Newspaper Page Text
FOLLOW THE TRIBUNE'S SUPERINTENDENT CONTEST!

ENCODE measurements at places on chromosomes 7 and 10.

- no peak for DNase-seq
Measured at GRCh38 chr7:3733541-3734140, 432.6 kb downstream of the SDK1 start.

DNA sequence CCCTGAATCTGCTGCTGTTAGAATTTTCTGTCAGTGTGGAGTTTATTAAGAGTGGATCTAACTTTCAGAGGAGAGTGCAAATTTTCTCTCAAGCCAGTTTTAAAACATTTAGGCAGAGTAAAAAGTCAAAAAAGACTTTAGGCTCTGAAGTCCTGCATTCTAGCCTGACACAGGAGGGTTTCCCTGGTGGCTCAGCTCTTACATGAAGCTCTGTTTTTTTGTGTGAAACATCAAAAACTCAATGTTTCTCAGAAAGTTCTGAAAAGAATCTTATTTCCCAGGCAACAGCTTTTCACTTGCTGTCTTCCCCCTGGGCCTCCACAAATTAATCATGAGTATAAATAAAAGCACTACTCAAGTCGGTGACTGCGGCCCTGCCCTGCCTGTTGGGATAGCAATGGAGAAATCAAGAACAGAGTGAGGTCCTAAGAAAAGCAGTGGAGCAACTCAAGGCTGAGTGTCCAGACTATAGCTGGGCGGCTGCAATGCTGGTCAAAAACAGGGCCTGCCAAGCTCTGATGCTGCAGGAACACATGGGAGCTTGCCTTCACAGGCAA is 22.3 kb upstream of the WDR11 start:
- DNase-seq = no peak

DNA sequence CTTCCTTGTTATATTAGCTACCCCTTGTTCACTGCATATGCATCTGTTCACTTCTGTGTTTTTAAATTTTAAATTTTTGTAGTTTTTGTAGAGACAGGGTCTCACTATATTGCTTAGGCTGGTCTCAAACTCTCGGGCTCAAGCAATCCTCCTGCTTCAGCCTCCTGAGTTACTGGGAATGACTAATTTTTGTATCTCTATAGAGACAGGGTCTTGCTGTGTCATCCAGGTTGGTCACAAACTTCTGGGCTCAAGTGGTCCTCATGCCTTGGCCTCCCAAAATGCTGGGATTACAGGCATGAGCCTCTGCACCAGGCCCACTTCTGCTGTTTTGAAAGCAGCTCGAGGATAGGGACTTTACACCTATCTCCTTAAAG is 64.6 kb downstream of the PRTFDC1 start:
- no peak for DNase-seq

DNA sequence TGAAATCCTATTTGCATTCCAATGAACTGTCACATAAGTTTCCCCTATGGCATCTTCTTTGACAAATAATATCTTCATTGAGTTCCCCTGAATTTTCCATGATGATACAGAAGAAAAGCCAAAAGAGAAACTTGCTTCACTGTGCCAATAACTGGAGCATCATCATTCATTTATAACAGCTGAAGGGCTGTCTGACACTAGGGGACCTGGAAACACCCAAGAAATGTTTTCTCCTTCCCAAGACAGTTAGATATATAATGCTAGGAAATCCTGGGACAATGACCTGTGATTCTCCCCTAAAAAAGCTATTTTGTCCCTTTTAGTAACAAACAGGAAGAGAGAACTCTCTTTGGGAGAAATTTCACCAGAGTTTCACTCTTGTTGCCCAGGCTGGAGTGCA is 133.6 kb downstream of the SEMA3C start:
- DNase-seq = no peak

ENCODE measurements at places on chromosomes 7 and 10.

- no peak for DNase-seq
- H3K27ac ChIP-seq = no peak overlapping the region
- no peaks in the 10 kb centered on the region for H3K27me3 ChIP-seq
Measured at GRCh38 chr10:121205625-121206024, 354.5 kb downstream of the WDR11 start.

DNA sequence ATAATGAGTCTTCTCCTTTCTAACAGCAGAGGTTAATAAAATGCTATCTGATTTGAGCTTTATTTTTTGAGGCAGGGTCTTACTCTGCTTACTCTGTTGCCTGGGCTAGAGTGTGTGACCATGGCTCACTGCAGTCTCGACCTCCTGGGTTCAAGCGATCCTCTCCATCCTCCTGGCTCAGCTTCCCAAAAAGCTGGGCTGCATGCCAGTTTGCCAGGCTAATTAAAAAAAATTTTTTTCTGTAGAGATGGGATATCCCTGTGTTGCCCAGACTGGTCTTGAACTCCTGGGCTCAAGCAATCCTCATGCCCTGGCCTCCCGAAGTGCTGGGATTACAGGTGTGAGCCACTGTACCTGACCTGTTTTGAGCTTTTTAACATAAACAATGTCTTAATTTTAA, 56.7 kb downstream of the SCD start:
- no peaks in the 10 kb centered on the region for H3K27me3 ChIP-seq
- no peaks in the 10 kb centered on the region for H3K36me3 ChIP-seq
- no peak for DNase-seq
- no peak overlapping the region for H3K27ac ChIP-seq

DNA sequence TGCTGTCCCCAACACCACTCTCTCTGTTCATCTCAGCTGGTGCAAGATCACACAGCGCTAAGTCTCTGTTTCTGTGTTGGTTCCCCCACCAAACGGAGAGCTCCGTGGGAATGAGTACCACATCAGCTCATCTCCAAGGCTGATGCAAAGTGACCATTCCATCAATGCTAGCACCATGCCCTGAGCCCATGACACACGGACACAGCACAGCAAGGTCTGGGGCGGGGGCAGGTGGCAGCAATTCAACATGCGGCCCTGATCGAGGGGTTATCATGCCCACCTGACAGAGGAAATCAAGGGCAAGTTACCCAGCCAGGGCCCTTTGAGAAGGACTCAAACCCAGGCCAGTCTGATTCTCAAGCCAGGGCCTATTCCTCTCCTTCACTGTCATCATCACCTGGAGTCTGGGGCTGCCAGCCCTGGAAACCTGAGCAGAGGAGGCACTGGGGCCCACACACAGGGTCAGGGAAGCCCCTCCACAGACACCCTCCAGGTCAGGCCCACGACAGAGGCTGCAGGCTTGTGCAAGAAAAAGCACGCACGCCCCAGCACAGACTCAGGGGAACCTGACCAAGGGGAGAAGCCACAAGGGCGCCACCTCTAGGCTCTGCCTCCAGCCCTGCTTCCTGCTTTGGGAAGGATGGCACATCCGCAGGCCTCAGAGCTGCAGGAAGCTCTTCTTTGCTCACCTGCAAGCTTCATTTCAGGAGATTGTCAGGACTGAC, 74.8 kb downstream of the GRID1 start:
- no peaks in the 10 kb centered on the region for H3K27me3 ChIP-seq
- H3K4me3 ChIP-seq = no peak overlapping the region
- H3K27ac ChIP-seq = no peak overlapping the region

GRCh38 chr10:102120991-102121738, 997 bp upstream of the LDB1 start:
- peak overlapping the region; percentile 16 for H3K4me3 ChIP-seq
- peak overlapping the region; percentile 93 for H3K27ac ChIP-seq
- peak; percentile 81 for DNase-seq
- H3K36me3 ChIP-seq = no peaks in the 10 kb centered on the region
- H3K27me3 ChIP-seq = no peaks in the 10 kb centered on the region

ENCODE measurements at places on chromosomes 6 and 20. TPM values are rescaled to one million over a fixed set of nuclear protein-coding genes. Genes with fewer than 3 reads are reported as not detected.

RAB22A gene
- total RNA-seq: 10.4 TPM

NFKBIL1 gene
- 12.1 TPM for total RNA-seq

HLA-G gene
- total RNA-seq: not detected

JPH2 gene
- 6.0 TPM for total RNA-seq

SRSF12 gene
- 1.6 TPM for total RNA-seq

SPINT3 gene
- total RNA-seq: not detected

10c VOLUME 35—NUMBER 10 3 Negro Women FREED IN RACE DISPUTE "Parents Share Blame For Pupils' Poor School Work" By ANDREW F. FRUEHAUF, C. S. + + + (from "As Others See It," Free Press) GOD TO HIS DETROIT TRIBUNE: 'SINS OF THE PARENTS VISITED UPON THE OFF. SPRING' OF THE DEVIL'S ADAM-EVE DUPESI My Chosen People, Christlike Christian Scientists!, con sider conventional education purely supplementary to the ecquisition of the basic facts of life in My indispensable, incomparable, imperative Christian Science movementl— "THE PREDESTINED, EVENTUAL, THE ONE AND THE ONLY RELIGION AND THERAPEUTICS . . " OF ALL RACES AND PEOPLESI My, God's, two masterpieces—King James Protestant Bible end the Christian Science textbook—Savior, liberator, end protector of the Holy Scriptures; Master miracle worker, heeler, end educator—AßE IMPERATIVE TO RAISE UP TRUSTWORTHY MEN, WOMEN, AND CHILDRENI (See PARENTS SHARE BLAME, Page 4) Southern Workers Will Shy Away From Unions Labor Union leaders who have been assigned to organize workers in the south must be mighty discouraged over the results of the congressional investigations now underway In Washington. Several months ago, we read where one of these southern organizers was complaining bitterly about the lack of suc cess in his work. So disappointed had he become, he de clared It would take help from the Federal Government to complete his task. (See SOUTHERN WORKERS, Page 4) "Union Power" "Two Readers Score Practices of Labor" Letter to the N. Y Herald Tribune: ONE MIGHT THINK THAT LABOR LEADER WALTER REUTHER WOULD BE A BIT SUBDUED BY THE CON DITIONS BROUGHT TO LIGHT IN THE TEAMSTERS' UNION BY THE SENATE INVESTIGATING COMMITTEE. BUT NOT REUTHER. NO ONE CAN DENY THAT IT HAS BEEN HIS VENGEFUL SPIRIT THAT HAS PROLONGED THE KOHLER PLUMBING-FIXTURE STRIKE BY THE UNITED AUTOMOBILE WORKERS' union in Wisconsin for three long years, with its violence and vandalism. This strike es so far conducted has admittedly failed, with an estimated r.ost of from *8 to $10,000,000 to the union (See UNION POWER, Page 4) ------ « "Censored F.D.R. Yalta Photos, Aid Discloses" " 'SHOCKING' FILMS HELD FROM PUBLICATION" (N. Y. Tribune) "The President looks so haggard and weary." GOD TO HIS DETROIT TRIBUNE: The third and fourth terms were gigantic, spiritually traitorous .frauds, multi-billion $, involuntary, spiritually traitorous, Democratic intamy, permitting the Democratic buildup of the devil's Communist and the blunder and In famy of Pearl Harbor, which "lost China to the Reds," IN AELIEFI (See CENSORED F. D, R. YALTA, Page 2) "Nation Is One-Third Socialized Through Taxes, Economist Says" By Ernest A. Baumgarth (News) NSW YORK, April Id.—The nation is about one-third socieHeod, because neerly a third of the national income Is chenneled through government in the shape of taxes, an economist told the Mortgage Bankers Association s annual conference Hm. «> - . Ho is P. Schmidt, director of economic re search of t£eU. Chamber of Commerce. Schmidt joined with Dr. Paul W. McCracken, member of the Pr "' d *" f 8 Council of Economic Advisers, and Dr. Grover W. Ensley, executive director of the Joint Congressional Economic Committee, in discussing the question of where the savings will come from to finance the continued economic develop ment of the country. Ueiraily^^rilrtint ItefniMlljp"’MMli> fIHC «pr DMii FuUUmc r« Tht Inviacfblt Triumpfc«*l DMm JUyfcls til Mm 1 nr VTURDAY, APRIL 27, 1957 iu< liii 1 I • ■' COTILLION PANEL TO APPEAR ON TV: Representa tives from the Cotillion Club, an organization of young busi ness and professional men. are scheduled to appear on the Guy Nunn television program. "Meet The UAW." Sunday. April 28. at 6:30 p.m. over channel 9. CKLW-TV. The five members who will Newspaper Editor Denounces Virginia Dinner, Goverhor RICHMOND, * Va. (CNS) With three invitations “misdi rected” to prominent Virginian Negroes, one correctly directed invitations to white editor Lam bert Davis was refused bluntly and the dinner which will com memorate the 350th anniversary cf Jamestown with 600 nattve Virginians in attendance, lam basted. Dr. Davis, director of the Uni versity of North Carolina Press at Chapel Hill, N. C., wrote his answer in an open letter to Governor Stanley. He said: “I believe that I can best show my loyalty to the great tra ditions of Virginia by declining your invitation.” He went on to say that if he were a Negro, “you would dele gate Mr. Verbon Kemp of the Chamber of Commerce to in form me that the invitation was a mistake. It is therefore not a true invitation but an offer con tingent upon my being able to prove Caucasian ancestry.” Lashing out at Governor Stan ley, Mr. Davis wrote: "When sober minds all over the South have looked to the Old Dominion for leadership, you have offered only the bar ren slogan of massive resist ance, the tyrannical suppres sion of all local freedom, end a mass of witless obstructive legislation that is rightly !swswSs USSpISisH ■ m W constitute the panel will, dis cuss local issues that affect the community, including employ ment, housing, community re lations and education. Scheduled to appear on the program with Mr. Nunn are Cotillion President Damon J. Keith, attorney; Edward T. Sylvester, civil engineer; Wal doomed to the judicial scrap heap. “And now you find yourself or a great and solemn occasion in the history of the Common wealth, in the ridiculous position of asserting in effect that being Miss. White Man Gets 20 Years For Abusing Girl MAGNOLIA, Miss.—The ad mitted ringleader of four white men accused of abusing a 16- year-old Negro girl was sen tenced last week to 20 years at hard labor and was told by the judge his actions “had brought bitter condemnation on the state of Mississippi.” Circuit Judge Tom Brady pro nounced sentence against 30- year-old Ernest Dillon of Tyler town, who was allowed to plead guilty to a reduced charge of assault with intent to rape. Dillon one of three men ac cused of raping the girl, had been held on rape charges since the May 13, 1956 incident. Judge Brady disclosed that the Negro girl, her mother, and her uncle were consulted before the charge against Dillon was re duced. The judge taid the three told him they did not want Dillon to suffar tha daath panalty and agreed 20 years was an 970 GRATIOT, DETROIT 7, MICHIGAN PRICE: SlNOlfe'LtJPr 10 LBN IS; PER YEAR, $4 50 lace Triplett, insurance execu live; William C. Mainey. newspaper editpr; and Dr. Thomas M. Batchelor, internal medicine specialist and mem ber of the Hospital Medical Advisory Committee. The Cotillion Club is a non partisan organization dedi cated to civic betterment. distinguished is an accomplish ment possible only for people of Caucasian ancestry. You have succeeded in making the lead ership of the Commonwealth both a stench and a laughing stock in the nation.” "appropriate" punishment. One of the other defendants, Ollie Dillon, 45, was the only one of the four charged with kidnapping. • The rape trial of Duroa Dun can ended in a hung jury and a mis-trial declaration but Dis trict Attorney Mike Carr said he would try him again in Oc tober. Duncan’s cousin, Olun Duncan, was acquitted of rape charges. U of M Lowest In Academic Failure The University of Michigan has one of the lowest records of academic failures for first year freshmen of any of the colleges and universities in the country. The U-M figure aver ages about 6 per cent wheroas the national average is from 20 to 30 per cent. Montgomery, Ala. Man Found Guilty MONTGOMERY, Ala. (Special) Three Negro wom en were freed this week on charges evolving from a fight aboard a racially-integrated city bus. A white man was fined SSO and costs for assault and battery charges after a witness said he struck two Negro women on the bus. Judge Eugene Loe in City Court dismissed charges against one of the women. He acquitted the other two. Judge Loe said that James E. Grice Jr., was the ag gressor in the disturbance. Grice ordered the women to move to the back of the bus. City Prosecutor David M. Crosland recommended that N.C. Policy Restricts Negro Registration NEW YORK.—Citing comparative figures of Negro reg istration in North Carolina and those of citizens of British Guiana, Roy Wilkins, NAACP executive secretary, asserts in a letter to Senator Samuel J. Ervin (D. t N. C.) that “it is fair to deduce that a policy is in operation in North Caro lina designed deliberately to restrict the registration of Negro citizens to vote.” When Mr. Wilkins appeared before the Senate Subcommit tee on Constitutional Rights on Feb. 19. Senator Ervin stated that there was no re striction against Negroes reg istering and voting in North Carolina. He expressed the opinion that the relatively low registration was due to apathy or to occasional hostility of registrars in a few localities. According to a story published in The New York Times, 75 per | cent of adult citizens in British Guiana are registered to vote, ; Mr. Wilkins told the Senator in a letter dispatched today. On | the other hand, he pointed out, only 20 per cent of eligible North Carolina Negroes are reg istered. “British Guiana is not ordi narily classified by Americans as on a par with a sovereign state in the United States, cer tainly not a state like North Carolina,” the NAACP leader said. “Yet the percentage of registered voters would seem to be much higher than that of the Negro citizens of North Caro lina, and very much higher than this same registration in other southern states.” • “We believe,” the letter con tinues, “that federal action to protect the right to register and vote is clearly indicated and that the pending civil rights bill should be passed. We believe, further, that the condition re vealed is of such proportion*?, and of such long standing, that the Attorney General of the United States should be given the authority to institute civil action as provided by the pend ing measure.” Wins Fellowship To Harvard Edward D. Irons of Florida A and M University has been granted a fellowship by the graduate school of business of Harvard University to study towards the doctoral degree. Mr. Irons received the bache lor of science degree from Wil berforce State College (Cen tral State) and the master of hospital administration from the University of Minnesota. He is the second member of the Florida A and M faculty to be granted a fellowship by Harvard. He is a native of Tul sa,* Okla., and is presently em ployed as an assistant to the business manager, 10c the charges b e dropped against Mrs. Jonnie Mae Eaves. Mrs. Annie Burch and Josephine Boldin were ac quitted by Judge Loe. This was the first incident of violence since the bus sys tem was integrated by Fed eral Court order on Dec. 21, 1955. . . Governor Urges Citizens To Join NAACP BOSTON.—Gov. Foster Fur* ”010 has urged citizens of Massa chusetts to support the member ship drive of the National Association for the Advancement of Colored People in this state. In a proclamation designat ing April as "NAACP Mam bership Month." the Governor noted that "the NAACP is an organisation in the service not only of the Negro, but also of the nation as a whole." The work of the Association, he pointed out, has "borne fruit in the form of improved con ditions and expanding recog nition of the Negro's right to full citizenship." Case Operator Refuses Supreme Court Ruling HOUSTON, Texas—When the United States Supreme Court last week ordered the cafeteiia in the basement of the Harris County courthouse to serve Ne groes on a non-discriminatory basis as whites are served, the management served notice that the case would close its doors before it would bow to the orders of the High Court. The County Commissioners court has approved a request from W. F. Derrington, the ope rator, that his two-year lease be terminated. Luster Allen Jr., board presi dent of the County Employes union, said county workers would meet Monday to form an organization for operation of the cafeteria as an eating place for the employes and their guests. Allen said three county work ers had applied for a charter to form an employee club. He said the cafeteria probably wtould re open Tuesday on a club basis. This would allow employees to set up rules on who could use the cafeteria. M W. Plummer, attorney who filed the suit to end segregation at the cafeteria, has said he would oppose any ‘‘subterfuge" to reopen the cafeteria on a seg regated basis.